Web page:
African Americans and the Vote 2020: The First African American to Vote

  • Published
  • By Tech. Sgt. Lee Mathews
  • 341st Civil Engineer Squadron

Born October 6, 1824 in Metuchen, New Jersey, Thomas Mundy Peterson was given life by his father Thomas and Mother Lucy Green.

Peterson was a school custodian and general handyman in Perth Amboy, New Jersey.

Active in the Republican Party, he became the city’s first African American to hold elected office in the Middlesex County Commission. He was also the city’s first colored person to serve on a jury.

Peterson voted in a local election held at Perth Amboy City Hall regarding the town’s charter.

Some citizens wanted to revise the existing charter while others wished to abandon the charter altogether in favor of a township-form of government. Peterson cast his ballot in favor of revising the existing charter. This side won 230 to 63.

Peterson was afterward appointed to be a member of the committee of seven that made the revisions.

To honor Peterson as the first African American voter after the passage of the 15th Amendment, the citizens of Perth Amboy raised $70 (equivalent to $1,854 in 2020) to award him with a gold medallion in 1884.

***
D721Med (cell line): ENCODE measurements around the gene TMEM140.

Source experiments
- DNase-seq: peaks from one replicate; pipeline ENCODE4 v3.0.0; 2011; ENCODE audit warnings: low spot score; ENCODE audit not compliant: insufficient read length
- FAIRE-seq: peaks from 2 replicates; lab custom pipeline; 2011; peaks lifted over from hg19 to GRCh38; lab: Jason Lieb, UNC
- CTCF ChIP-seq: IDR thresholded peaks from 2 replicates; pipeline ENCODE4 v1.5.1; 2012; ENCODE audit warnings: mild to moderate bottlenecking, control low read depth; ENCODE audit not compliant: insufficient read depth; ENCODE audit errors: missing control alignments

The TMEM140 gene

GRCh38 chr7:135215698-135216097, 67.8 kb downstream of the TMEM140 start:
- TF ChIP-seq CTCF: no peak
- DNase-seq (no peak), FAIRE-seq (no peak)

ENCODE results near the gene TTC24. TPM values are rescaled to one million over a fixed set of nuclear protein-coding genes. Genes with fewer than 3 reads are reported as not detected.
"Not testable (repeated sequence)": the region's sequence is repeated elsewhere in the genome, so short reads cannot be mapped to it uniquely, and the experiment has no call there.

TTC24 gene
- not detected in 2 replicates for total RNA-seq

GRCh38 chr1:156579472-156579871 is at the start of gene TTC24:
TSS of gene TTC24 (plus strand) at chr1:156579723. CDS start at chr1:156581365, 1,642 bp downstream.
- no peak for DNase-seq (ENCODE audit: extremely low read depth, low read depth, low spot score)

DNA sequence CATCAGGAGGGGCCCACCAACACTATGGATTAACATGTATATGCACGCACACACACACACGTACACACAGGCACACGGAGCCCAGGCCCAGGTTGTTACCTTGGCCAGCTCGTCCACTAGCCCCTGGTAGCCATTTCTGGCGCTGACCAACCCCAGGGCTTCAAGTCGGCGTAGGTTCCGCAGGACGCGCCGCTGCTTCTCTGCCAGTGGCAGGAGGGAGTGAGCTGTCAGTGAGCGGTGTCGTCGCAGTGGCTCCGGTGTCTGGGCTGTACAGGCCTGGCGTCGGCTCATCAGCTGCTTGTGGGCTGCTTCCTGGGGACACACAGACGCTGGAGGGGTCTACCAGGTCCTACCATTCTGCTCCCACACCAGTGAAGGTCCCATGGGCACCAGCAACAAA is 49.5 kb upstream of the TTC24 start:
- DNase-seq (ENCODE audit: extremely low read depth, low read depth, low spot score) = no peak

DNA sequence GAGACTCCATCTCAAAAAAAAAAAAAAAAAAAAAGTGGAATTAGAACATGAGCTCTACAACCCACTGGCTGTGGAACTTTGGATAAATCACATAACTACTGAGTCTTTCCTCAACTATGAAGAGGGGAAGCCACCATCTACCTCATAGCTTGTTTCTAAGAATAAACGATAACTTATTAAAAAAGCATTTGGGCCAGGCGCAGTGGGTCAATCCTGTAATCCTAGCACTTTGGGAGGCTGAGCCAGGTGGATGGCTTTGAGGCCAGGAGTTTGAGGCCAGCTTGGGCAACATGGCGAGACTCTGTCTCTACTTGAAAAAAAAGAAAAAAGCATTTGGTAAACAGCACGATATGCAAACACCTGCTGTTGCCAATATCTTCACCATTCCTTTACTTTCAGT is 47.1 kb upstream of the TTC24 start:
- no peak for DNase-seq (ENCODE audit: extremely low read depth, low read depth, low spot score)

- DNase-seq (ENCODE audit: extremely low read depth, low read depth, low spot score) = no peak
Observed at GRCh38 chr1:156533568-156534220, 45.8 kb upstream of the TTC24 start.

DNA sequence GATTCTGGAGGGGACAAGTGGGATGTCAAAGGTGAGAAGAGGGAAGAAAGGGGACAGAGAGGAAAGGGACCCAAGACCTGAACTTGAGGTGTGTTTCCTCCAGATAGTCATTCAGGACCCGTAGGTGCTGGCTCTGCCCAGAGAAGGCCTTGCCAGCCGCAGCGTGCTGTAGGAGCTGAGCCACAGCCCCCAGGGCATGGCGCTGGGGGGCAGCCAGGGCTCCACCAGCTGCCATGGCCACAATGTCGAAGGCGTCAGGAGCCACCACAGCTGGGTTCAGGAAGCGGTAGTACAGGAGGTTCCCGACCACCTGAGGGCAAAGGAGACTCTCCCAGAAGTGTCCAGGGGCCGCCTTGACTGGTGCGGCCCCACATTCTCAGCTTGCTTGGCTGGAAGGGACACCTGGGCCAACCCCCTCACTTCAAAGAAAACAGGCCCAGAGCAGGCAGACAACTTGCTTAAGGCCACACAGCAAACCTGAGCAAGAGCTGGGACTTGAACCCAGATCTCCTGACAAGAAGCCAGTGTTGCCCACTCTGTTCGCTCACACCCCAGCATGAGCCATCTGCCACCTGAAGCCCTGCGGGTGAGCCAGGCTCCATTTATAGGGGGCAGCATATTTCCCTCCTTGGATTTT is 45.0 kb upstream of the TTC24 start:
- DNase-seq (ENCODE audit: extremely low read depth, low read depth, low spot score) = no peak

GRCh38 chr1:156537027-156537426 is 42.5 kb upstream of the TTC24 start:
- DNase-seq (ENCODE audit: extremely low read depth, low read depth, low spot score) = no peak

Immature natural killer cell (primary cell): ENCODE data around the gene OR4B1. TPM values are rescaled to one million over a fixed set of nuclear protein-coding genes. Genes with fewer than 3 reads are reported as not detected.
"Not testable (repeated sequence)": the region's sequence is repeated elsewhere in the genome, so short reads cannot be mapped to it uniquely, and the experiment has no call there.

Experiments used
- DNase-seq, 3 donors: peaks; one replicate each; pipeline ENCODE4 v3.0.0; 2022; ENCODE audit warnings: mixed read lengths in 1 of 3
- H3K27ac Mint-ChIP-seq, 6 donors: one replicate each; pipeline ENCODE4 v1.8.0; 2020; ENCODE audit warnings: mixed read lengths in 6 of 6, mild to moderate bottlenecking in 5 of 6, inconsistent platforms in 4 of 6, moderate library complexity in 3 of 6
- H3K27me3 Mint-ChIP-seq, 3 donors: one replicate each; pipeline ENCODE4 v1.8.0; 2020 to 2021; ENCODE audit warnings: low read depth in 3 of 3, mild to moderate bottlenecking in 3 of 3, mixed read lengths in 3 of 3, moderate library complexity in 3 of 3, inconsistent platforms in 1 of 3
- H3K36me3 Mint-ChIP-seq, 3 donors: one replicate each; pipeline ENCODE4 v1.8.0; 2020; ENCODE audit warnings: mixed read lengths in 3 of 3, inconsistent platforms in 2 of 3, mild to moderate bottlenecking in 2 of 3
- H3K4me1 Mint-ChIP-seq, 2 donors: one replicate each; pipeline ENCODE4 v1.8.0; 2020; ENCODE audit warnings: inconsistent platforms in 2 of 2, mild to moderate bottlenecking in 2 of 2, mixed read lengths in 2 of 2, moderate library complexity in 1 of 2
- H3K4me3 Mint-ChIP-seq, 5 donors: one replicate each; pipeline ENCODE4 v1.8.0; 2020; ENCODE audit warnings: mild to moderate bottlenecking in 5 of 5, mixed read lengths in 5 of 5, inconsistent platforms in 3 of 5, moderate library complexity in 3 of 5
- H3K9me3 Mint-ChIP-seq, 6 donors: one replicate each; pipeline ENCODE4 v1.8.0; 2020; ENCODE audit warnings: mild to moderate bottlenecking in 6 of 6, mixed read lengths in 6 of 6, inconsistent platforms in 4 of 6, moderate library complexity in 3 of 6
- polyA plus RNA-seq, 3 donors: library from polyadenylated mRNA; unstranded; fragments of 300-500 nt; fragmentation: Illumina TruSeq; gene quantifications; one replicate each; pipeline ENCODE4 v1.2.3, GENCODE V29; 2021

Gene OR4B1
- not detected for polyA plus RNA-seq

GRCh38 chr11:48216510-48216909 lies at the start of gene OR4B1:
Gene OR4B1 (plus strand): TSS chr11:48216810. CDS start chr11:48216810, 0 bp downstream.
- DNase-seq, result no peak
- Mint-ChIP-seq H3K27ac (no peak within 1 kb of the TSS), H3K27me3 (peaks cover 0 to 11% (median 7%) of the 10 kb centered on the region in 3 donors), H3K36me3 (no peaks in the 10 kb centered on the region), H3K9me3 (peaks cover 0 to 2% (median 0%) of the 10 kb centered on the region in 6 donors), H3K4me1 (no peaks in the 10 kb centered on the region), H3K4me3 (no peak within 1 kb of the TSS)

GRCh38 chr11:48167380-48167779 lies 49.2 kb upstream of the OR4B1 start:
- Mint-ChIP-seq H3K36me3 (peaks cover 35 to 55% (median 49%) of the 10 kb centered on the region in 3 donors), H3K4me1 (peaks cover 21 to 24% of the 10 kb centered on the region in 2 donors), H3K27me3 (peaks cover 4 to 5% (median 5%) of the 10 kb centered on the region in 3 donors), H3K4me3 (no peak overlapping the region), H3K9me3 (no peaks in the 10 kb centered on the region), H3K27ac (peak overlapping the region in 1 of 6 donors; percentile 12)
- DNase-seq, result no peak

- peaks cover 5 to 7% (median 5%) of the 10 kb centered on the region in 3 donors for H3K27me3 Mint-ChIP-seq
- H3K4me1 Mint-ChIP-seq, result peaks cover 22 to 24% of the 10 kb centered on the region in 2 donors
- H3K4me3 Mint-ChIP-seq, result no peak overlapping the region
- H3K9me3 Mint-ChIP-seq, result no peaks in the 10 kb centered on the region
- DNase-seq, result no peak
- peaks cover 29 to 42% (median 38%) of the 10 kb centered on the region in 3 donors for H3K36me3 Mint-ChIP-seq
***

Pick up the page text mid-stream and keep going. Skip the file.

The medallion had the face of President Abraham Lincoln engraved on one side. On the other side reads, “Presented by citizens of Perth Amboy N.J. to Thomas Peterson the first colored voter in the U.S. under the provisions of the 15th Amendment at an election held in that city March 13, 1870.”

It was presented to Peterson on Memorial Day – at the time called Decoration Day - May 30, 1884.

He is said to have loved the medal and never considered himself properly dressed without it affixed to his left breast.

Later in life, financial instability forced Peterson to sometimes pawn the medallion. It is currently housed at the historic African American Xavier University of Louisiana.

Thomas Peterson is buried at the St. Peters Episcopal Church cemetery in Perthy Amboy, New Jersey. When his grave was found years after his passing in 1904, it was given a historical marker.

In New Jersey, March 31 is celebrated annually as Thomas Mundy Peterson Day in recognition of his historic vote.

In October 1989, the school where Peterson had worked was renamed after him. Now currently on State Street, Perth Amboy, New Jersey.
All men are created equal…